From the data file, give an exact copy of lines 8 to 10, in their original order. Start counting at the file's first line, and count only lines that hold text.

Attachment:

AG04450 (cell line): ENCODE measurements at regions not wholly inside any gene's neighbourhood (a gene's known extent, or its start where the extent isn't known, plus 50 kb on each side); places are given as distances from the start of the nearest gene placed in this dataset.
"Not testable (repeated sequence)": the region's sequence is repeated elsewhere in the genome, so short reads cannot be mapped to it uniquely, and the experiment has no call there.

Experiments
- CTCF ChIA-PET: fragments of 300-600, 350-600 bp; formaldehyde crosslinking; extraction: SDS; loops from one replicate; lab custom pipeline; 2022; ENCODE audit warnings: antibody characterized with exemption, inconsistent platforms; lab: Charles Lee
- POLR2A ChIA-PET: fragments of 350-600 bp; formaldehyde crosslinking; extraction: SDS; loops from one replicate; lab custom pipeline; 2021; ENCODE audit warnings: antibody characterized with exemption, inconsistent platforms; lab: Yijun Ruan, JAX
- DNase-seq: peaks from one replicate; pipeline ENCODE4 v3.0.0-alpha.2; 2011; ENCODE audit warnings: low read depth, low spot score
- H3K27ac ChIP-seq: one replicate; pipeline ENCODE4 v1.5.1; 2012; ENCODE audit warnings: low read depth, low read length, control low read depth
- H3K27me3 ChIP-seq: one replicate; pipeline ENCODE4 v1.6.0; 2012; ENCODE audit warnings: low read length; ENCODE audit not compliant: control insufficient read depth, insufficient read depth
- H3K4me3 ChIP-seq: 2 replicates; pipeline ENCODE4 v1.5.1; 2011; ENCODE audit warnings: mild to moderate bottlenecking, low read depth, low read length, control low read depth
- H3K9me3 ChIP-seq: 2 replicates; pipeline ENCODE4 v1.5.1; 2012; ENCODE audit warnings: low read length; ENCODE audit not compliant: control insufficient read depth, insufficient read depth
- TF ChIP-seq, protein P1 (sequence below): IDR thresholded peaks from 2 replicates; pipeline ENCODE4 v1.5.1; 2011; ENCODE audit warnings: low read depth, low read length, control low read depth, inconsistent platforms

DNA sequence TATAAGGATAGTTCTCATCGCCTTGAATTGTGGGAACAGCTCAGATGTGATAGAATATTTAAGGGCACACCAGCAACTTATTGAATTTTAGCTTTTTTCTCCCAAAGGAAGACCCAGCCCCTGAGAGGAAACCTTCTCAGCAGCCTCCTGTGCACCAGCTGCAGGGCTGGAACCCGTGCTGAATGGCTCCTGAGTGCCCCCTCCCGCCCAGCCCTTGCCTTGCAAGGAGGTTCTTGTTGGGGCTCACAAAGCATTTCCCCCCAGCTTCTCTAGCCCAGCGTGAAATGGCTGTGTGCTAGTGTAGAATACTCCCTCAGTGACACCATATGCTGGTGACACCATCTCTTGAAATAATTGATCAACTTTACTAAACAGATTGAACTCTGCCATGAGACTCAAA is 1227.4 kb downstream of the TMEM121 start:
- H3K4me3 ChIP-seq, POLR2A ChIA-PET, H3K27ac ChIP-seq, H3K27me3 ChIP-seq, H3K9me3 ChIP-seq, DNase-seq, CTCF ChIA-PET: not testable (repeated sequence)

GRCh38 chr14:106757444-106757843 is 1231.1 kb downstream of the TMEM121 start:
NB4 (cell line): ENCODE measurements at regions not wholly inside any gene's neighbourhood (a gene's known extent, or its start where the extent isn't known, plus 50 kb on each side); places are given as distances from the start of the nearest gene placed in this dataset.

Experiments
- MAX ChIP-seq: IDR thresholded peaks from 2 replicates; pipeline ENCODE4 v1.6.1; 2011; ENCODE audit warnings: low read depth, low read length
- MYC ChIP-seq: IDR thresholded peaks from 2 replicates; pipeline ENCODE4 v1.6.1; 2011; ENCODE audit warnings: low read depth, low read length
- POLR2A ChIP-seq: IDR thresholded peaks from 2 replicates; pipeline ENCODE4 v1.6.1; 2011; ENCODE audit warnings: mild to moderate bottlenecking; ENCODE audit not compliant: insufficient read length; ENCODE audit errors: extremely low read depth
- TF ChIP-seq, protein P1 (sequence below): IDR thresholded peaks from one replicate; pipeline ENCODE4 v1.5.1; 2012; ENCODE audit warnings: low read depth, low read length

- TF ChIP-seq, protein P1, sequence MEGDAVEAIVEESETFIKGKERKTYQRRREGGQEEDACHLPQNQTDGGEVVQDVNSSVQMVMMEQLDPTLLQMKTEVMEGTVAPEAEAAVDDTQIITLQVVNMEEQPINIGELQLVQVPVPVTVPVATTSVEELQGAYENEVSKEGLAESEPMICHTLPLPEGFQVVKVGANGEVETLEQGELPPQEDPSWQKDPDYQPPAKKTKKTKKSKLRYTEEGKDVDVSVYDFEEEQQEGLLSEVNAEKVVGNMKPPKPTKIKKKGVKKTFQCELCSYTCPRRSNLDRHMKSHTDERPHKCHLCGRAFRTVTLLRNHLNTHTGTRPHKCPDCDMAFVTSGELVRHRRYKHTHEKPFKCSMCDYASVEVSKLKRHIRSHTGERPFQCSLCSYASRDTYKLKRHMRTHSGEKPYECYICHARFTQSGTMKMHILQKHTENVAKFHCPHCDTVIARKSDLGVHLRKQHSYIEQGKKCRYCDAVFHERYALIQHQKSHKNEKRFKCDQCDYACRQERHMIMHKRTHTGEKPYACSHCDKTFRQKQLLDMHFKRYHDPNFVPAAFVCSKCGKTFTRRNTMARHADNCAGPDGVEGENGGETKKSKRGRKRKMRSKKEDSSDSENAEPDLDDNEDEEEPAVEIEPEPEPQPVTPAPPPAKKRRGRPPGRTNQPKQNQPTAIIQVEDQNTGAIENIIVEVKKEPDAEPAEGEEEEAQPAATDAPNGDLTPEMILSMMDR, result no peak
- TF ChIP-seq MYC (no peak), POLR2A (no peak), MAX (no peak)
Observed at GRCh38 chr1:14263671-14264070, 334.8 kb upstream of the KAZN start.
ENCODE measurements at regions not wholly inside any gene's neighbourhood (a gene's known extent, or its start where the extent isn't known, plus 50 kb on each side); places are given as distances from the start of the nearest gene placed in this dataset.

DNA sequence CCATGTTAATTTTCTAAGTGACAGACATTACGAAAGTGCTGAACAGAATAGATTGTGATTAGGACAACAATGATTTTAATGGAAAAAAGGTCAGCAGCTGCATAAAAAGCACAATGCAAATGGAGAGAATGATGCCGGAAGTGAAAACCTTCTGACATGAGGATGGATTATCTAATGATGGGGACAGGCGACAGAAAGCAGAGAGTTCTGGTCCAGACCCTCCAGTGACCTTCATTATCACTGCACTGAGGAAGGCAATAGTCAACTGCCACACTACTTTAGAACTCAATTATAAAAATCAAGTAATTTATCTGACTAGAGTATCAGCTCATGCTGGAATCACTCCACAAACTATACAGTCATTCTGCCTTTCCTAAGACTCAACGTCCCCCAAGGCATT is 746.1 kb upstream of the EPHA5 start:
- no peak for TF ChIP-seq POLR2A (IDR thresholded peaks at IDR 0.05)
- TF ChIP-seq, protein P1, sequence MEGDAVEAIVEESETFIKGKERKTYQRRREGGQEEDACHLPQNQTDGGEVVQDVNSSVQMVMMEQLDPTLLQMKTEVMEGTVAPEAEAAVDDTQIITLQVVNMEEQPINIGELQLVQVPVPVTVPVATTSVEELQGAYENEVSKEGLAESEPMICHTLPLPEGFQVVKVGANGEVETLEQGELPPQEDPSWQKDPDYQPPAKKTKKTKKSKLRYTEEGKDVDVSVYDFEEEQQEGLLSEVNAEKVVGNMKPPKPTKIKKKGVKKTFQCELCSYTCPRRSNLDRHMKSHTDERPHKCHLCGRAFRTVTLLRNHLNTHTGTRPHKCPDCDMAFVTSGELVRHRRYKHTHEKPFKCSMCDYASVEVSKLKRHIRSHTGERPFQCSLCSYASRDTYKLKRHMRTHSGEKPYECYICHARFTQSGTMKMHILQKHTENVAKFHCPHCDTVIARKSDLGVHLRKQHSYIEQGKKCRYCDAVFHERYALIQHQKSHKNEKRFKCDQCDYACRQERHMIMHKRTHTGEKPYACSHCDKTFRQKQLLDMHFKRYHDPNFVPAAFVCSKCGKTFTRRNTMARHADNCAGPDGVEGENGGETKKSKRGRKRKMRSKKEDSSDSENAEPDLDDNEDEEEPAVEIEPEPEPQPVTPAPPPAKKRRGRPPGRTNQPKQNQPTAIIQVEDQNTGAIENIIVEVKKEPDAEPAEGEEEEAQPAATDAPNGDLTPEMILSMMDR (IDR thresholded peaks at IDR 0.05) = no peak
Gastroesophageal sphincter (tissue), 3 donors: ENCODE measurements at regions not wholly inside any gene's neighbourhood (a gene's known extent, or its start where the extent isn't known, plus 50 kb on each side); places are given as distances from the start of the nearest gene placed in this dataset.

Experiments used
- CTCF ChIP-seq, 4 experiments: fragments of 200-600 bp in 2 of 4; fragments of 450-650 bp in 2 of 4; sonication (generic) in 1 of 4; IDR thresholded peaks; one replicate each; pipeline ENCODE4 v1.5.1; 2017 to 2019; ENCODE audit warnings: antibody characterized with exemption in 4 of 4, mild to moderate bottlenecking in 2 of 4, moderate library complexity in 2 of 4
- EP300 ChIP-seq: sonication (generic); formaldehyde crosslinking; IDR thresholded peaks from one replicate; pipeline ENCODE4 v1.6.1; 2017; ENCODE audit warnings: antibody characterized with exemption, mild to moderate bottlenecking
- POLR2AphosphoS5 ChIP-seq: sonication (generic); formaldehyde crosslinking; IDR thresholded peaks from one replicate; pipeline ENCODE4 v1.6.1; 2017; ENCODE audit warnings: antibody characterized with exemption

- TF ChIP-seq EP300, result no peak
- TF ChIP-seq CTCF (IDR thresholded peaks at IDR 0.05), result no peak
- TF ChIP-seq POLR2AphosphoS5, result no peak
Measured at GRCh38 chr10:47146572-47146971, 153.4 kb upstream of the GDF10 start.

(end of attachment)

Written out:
- H3K27me3 ChIP-seq: one replicate; pipeline ENCODE4 v1.6.0; 2012; ENCODE audit warnings: low read length; ENCODE audit not compliant: control insufficient read depth, insufficient read depth
- H3K4me3 ChIP-seq: 2 replicates; pipeline ENCODE4 v1.5.1; 2011; ENCODE audit warnings: mild to moderate bottlenecking, low read depth, low read length, control low read depth
- H3K9me3 ChIP-seq: 2 replicates; pipeline ENCODE4 v1.5.1; 2012; ENCODE audit warnings: low read length; ENCODE audit not compliant: control insufficient read depth, insufficient read depth